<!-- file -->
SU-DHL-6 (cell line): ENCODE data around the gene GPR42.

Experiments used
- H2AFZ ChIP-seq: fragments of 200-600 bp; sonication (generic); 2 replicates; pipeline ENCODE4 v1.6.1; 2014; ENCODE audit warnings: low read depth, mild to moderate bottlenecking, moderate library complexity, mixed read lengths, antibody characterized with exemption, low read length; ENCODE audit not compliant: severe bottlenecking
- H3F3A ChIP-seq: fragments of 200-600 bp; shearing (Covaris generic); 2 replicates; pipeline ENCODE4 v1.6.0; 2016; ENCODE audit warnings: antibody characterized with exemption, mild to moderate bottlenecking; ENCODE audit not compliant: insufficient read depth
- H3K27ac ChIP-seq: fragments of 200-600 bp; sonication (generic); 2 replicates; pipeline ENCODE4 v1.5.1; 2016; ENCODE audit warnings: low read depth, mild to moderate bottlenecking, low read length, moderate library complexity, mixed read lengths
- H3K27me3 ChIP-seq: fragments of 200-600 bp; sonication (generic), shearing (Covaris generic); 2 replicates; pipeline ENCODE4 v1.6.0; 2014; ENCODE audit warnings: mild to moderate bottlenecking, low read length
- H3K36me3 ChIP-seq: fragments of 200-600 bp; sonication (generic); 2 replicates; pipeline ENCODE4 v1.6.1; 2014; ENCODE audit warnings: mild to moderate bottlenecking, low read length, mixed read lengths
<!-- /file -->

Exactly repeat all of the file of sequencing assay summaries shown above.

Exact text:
SU-DHL-6 (cell line): ENCODE data around the gene GPR42.

Experiments used
- H2AFZ ChIP-seq: fragments of 200-600 bp; sonication (generic); 2 replicates; pipeline ENCODE4 v1.6.1; 2014; ENCODE audit warnings: low read depth, mild to moderate bottlenecking, moderate library complexity, mixed read lengths, antibody characterized with exemption, low read length; ENCODE audit not compliant: severe bottlenecking
- H3F3A ChIP-seq: fragments of 200-600 bp; shearing (Covaris generic); 2 replicates; pipeline ENCODE4 v1.6.0; 2016; ENCODE audit warnings: antibody characterized with exemption, mild to moderate bottlenecking; ENCODE audit not compliant: insufficient read depth
- H3K27ac ChIP-seq: fragments of 200-600 bp; sonication (generic); 2 replicates; pipeline ENCODE4 v1.5.1; 2016; ENCODE audit warnings: low read depth, mild to moderate bottlenecking, low read length, moderate library complexity, mixed read lengths
- H3K27me3 ChIP-seq: fragments of 200-600 bp; sonication (generic), shearing (Covaris generic); 2 replicates; pipeline ENCODE4 v1.6.0; 2014; ENCODE audit warnings: mild to moderate bottlenecking, low read length
- H3K36me3 ChIP-seq: fragments of 200-600 bp; sonication (generic); 2 replicates; pipeline ENCODE4 v1.6.1; 2014; ENCODE audit warnings: mild to moderate bottlenecking, low read length, mixed read lengths